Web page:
Did you know that Mitsubishi has one of the oldest logos among car companies?

Updated Jun 08, 2021 | Same topic: Automotive FYIs

It’s actually older than the automaker that uses it on its products.    

To say that the Philippines is familiar with Mitsubishi Motors is an understatement. The company has been a household name for generations of car owners, with iconic models ranging from the Minica and Lancer to the Montero Sport and Pajero SUV lines. Die-hard Mitsubishi fans still relish its glory days in rally racing while still hoping for the return of the Evo badge.       

Mitsubishi logo

Filipinos easily recognize the three-diamond brand among carmakers 

All these milestones aside, the carmaker is still a relatively young brand. Prior to Mitsubishi Motors’ formal establishment in 1970, most of its cars were made under the stamp of Mitsubishi Heavy Industries. These included the first Japanese-built sedan with all-wheel-drive in 1937 (the PX33), the first passenger car produced after World War II (the Mitsubishi 500), and the Debonair four-door luxury car, Mitsubishi’s largest sedan in the 1960s.        

Pajero Evolution

The company's motorsports victories influenced its mass-produced models 

In contrast, the logo that Mitsubishi Motors uses predates the carmaker by almost a century. While we readily associate the three red diamonds with cars as the company’s most recognizable product, over 40 firms within the Mitsubishi keiretsu (enterprise group) actually share the corporate symbol, spanning various areas of interest including shipping, banking, chemicals, power generation, real estate, academics, and sports.     


Japanese industrialist Iwasaki Yataro founded the shipping firm Tsukumo Shokai (Trading Company) in 1870. At the outset, Yataro wanted the company’s identity to reflect two important groups in his life: the Tosa clan from which he was born, and the Iwasaki family whose name he bears.

Yataro Iwasaki

Mitsubishi founder Iwasaki Yataro honored two families with his company's symbol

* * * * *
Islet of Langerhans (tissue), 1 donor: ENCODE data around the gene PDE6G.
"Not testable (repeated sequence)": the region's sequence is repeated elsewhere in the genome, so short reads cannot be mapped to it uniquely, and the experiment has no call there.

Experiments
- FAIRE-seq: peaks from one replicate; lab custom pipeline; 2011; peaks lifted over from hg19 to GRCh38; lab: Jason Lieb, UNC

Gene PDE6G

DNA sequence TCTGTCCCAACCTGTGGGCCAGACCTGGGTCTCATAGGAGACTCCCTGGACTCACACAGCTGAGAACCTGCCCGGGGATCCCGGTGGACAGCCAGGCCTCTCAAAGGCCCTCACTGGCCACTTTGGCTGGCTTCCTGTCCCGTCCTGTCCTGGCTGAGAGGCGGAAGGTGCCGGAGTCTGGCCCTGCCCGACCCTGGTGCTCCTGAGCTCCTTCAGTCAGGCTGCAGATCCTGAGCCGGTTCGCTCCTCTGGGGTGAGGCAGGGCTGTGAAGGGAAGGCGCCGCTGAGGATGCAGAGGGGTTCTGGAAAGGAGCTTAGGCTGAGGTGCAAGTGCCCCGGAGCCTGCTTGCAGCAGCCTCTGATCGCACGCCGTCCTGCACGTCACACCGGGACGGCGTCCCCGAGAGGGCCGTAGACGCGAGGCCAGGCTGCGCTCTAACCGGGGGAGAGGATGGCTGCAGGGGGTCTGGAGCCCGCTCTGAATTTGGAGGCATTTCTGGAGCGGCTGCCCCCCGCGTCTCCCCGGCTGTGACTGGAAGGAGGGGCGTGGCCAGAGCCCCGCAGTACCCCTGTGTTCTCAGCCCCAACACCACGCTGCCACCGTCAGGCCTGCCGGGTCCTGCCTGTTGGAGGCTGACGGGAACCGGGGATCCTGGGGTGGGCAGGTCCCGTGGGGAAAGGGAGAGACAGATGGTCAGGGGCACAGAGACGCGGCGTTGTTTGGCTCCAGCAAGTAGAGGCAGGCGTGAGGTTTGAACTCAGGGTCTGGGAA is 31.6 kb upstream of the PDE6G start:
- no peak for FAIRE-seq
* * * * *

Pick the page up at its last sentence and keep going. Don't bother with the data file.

The resulting logo used the three-layer stacked lozenges of the Iwasaki family crest, adopting the rotational symmetry configuration of the three oak leaves used by the Tosa clan’s Yamauchi family, who were Yataro’s first employers. Combining the two resulted in a logo that largely resembled a ship’s propeller, seemingly appropriate for the company’s trade.

In 1873, the company name was changed to Mitsubishi, combining the words mitsu (three) and hishi (water chestnut, often used to describe a rhombus or diamond shape). The logo was updated in 1914, with the small circle connecting the three thin rhomboids changed into a solid point to evoke strength and confidence. This would be the company’s symbol for the next 50 years.

The logo's elements

The last major change so far to the logo was in 1964, with the rhomboids taking on a bolder and more balanced appearance. Each of them is said to represent one of three values espoused by Mitsubishi: integrity, success, and reliability.

Mitsubishi logo evolution

The Mitsubishi logo continues to reflect the company's values 

Straight lines and sharp angles help instill a sense of authority, with the use of red as a color communicating energy and passion. This simple geometric approach proved instrumental in making Mitsubishi’s visual identity instantly recognizable anywhere. The logo would be accompanied by the black ‘Mitsubishi’ wordmark in 1985, which eventually became ‘Mitsubishi Motors’ while retaining the original hue.

Mitsubishi Outlander

It still looks good on newer models, with its simplicity and timelessness  

The Mitsubishi logo has not changed even with the transition to the new millennium. Part of the reason has something to do with the company’s tribute to its roots. Another is that the logo remains visually impressive despite its simplicity, and it has managed to avoid looking dated even on the company’s newer models.

See more stories behind your favorite automotive symbols at Philkotse.com.

Know more about Mitsubishi


<p>The most in-demand models of Mitsubishi in the Philippines are the Mitsubishi Xpander, Mitsubishi Mirage, Mitsubishi Mirage G4, Mitsubishi Pajero, Mitsubishi Montero Sport, Mitsubishi Strada, and Mitsubishi L300. You can browse Philkotse.com to learn more about Mitsubishi models, the latest prices, and available promos, as well as the latest news, reviews, updated specs, and other information.</p>

Joseph Paolo Estabillo

Joseph Paolo Estabillo


Joseph has been a member of various car clubs since he got his driver's license in 2004 – old enough to remember riding in taxicabs with analog meters, but his fascination with cars goes way back. After nearly two decades of working in broadcast media, he shifted gears by coming on board as Philkotse’s first Filipino member and staff writer in 2017.

Apart from his role in Philkotse as Content Team Lead, Joseph has written episodes for Drive, which has been airing on CNN Philippines for five seasons running. He has also delivered content for various car dealerships based in the U.S., spanning multiple brands such as Alfa Romeo, Maserati, Jeep, Dodge, among others.

Keeping his hopes high and his revs low, he dreams about owning a Kei car when he retires. Hates slow parkers.

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